The air campaign mounted against North Vietnam between 1965 and 1972 was the first time that an integrated air defense system based around radar-controlled guns and surface-to-air missiles had been encountered. Proponents of surface-to-air missiles had claimed that their lethality would drive manned aircraft from the battlefield.
The U.S. Air Force was hard-pressed to neutralize North Vietnam's radar-controlled defenses, but did prevail and successfully delivered punishing blows during Operation Linebacker II in December 1972.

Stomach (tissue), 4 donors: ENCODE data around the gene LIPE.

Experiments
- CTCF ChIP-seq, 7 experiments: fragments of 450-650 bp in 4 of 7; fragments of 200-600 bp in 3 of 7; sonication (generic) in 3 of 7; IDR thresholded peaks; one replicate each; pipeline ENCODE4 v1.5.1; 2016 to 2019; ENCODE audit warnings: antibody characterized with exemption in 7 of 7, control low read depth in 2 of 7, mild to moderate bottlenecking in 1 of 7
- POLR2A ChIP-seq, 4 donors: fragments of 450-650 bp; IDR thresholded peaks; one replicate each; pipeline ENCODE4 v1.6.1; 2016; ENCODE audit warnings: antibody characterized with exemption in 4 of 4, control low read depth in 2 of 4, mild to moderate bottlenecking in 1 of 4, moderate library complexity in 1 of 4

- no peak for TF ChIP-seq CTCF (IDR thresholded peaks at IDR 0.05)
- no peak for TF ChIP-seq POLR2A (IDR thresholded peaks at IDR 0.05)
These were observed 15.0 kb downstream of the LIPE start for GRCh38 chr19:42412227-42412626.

Electronic countermeasures support for the air war against North Vietnam included stand-off jamming, Wild Weasel operations, the use of self-protection pods, and the employment of chaff. Using all these techniques, Linebacker II saw the B-52s of Strategic Air Command facing the most effective air defense system the Soviet Union could provide. The B-52s won; the much-heralded surface-to-air missiles were scoring a lower kill rate than German defenses in World War Two